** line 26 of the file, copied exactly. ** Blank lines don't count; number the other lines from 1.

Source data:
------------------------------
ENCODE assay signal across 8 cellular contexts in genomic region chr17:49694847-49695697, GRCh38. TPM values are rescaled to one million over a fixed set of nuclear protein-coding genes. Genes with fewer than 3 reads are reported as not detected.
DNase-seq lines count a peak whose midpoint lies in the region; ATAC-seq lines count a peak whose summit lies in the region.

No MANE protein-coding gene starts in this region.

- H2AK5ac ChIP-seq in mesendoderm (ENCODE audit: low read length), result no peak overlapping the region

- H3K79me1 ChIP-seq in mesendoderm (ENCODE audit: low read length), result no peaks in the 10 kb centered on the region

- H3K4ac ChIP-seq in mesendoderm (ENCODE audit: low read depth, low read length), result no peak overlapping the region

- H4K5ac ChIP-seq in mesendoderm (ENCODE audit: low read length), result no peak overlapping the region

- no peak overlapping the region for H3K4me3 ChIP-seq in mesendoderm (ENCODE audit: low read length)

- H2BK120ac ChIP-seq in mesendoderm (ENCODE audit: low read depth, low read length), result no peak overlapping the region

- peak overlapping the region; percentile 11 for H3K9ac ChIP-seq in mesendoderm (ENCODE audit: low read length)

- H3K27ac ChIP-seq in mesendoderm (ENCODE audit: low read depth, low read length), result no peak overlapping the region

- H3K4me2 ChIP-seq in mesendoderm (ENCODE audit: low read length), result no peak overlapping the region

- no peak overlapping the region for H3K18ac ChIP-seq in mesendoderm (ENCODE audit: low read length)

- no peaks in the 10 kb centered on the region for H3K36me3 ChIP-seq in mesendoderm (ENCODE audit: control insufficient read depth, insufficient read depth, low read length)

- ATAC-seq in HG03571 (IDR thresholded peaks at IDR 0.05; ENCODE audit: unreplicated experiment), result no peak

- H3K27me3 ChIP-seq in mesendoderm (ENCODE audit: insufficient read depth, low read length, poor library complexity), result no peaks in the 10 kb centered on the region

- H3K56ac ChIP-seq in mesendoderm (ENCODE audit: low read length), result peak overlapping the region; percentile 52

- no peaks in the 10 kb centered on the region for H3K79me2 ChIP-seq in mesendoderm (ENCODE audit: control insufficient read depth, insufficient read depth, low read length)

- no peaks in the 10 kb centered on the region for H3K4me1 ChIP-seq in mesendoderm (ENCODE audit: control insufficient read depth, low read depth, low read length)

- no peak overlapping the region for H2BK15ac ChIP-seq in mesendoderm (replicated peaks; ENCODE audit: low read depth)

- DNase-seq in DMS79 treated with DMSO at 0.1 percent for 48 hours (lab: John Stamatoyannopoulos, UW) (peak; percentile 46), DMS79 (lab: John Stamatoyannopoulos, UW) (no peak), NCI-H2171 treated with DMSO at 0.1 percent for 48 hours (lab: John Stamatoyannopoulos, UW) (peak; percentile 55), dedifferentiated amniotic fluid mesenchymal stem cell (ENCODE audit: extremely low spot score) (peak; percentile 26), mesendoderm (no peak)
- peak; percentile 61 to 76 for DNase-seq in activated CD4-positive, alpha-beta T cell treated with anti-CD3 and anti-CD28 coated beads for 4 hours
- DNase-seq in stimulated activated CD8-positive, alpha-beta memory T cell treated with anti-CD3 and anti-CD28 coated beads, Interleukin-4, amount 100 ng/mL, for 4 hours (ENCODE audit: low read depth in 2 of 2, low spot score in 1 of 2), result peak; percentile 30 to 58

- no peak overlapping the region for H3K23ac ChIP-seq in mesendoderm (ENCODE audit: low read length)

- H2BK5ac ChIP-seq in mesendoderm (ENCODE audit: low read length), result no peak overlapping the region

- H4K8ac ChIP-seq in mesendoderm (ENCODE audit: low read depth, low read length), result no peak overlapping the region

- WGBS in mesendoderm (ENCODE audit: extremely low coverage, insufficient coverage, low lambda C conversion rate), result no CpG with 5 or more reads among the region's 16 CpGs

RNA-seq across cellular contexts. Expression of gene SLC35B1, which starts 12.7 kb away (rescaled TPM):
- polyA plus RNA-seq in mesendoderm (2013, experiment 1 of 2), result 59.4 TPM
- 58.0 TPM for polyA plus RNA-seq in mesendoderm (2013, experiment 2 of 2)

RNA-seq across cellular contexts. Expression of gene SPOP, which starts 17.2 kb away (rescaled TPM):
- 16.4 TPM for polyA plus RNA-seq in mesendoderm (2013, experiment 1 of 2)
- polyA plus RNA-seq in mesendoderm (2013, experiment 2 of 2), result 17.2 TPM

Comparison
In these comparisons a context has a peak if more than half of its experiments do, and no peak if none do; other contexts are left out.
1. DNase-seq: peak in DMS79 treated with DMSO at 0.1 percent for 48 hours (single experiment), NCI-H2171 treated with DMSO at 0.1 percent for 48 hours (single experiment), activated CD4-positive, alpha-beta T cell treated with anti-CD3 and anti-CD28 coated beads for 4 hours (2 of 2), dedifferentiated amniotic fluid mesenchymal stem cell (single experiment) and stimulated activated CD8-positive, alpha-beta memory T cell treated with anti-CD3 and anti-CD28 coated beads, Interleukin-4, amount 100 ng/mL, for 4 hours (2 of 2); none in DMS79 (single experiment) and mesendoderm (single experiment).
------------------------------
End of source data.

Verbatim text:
- H4K8ac ChIP-seq in mesendoderm (ENCODE audit: low read depth, low read length), result no peak overlapping the region